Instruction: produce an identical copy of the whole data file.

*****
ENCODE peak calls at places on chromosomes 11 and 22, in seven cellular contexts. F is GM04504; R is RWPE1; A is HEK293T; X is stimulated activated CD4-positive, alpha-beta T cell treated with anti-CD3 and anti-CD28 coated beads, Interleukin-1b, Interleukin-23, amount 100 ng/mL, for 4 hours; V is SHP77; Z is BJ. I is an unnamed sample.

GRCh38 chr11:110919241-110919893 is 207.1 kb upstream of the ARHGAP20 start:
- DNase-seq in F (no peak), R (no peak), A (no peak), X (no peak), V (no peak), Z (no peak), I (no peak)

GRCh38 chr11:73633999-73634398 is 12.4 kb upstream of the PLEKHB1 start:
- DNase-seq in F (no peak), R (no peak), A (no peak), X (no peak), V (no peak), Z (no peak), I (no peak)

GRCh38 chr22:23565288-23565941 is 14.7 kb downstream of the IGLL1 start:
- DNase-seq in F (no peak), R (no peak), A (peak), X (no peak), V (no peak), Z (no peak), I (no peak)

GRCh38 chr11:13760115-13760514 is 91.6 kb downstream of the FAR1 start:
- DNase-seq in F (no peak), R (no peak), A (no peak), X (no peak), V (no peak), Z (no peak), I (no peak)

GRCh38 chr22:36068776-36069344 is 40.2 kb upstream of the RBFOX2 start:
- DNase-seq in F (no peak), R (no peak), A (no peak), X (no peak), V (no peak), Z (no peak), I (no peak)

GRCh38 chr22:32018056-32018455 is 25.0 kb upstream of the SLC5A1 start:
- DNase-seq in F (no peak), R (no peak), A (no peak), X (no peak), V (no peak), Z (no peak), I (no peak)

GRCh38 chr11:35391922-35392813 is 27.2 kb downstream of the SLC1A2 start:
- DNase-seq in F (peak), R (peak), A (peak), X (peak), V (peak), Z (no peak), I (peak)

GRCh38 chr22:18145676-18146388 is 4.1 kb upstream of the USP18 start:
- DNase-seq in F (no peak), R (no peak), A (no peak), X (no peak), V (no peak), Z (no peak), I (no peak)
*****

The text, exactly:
ENCODE peak calls at places on chromosomes 11 and 22, in seven cellular contexts. F is GM04504; R is RWPE1; A is HEK293T; X is stimulated activated CD4-positive, alpha-beta T cell treated with anti-CD3 and anti-CD28 coated beads, Interleukin-1b, Interleukin-23, amount 100 ng/mL, for 4 hours; V is SHP77; Z is BJ. I is an unnamed sample.

GRCh38 chr11:110919241-110919893 is 207.1 kb upstream of the ARHGAP20 start:
- DNase-seq in F (no peak), R (no peak), A (no peak), X (no peak), V (no peak), Z (no peak), I (no peak)

GRCh38 chr11:73633999-73634398 is 12.4 kb upstream of the PLEKHB1 start:
- DNase-seq in F (no peak), R (no peak), A (no peak), X (no peak), V (no peak), Z (no peak), I (no peak)

GRCh38 chr22:23565288-23565941 is 14.7 kb downstream of the IGLL1 start:
- DNase-seq in F (no peak), R (no peak), A (peak), X (no peak), V (no peak), Z (no peak), I (no peak)

GRCh38 chr11:13760115-13760514 is 91.6 kb downstream of the FAR1 start:
- DNase-seq in F (no peak), R (no peak), A (no peak), X (no peak), V (no peak), Z (no peak), I (no peak)

GRCh38 chr22:36068776-36069344 is 40.2 kb upstream of the RBFOX2 start:
- DNase-seq in F (no peak), R (no peak), A (no peak), X (no peak), V (no peak), Z (no peak), I (no peak)

GRCh38 chr22:32018056-32018455 is 25.0 kb upstream of the SLC5A1 start:
- DNase-seq in F (no peak), R (no peak), A (no peak), X (no peak), V (no peak), Z (no peak), I (no peak)

GRCh38 chr11:35391922-35392813 is 27.2 kb downstream of the SLC1A2 start:
- DNase-seq in F (peak), R (peak), A (peak), X (peak), V (peak), Z (no peak), I (peak)

GRCh38 chr22:18145676-18146388 is 4.1 kb upstream of the USP18 start:
- DNase-seq in F (no peak), R (no peak), A (no peak), X (no peak), V (no peak), Z (no peak), I (no peak)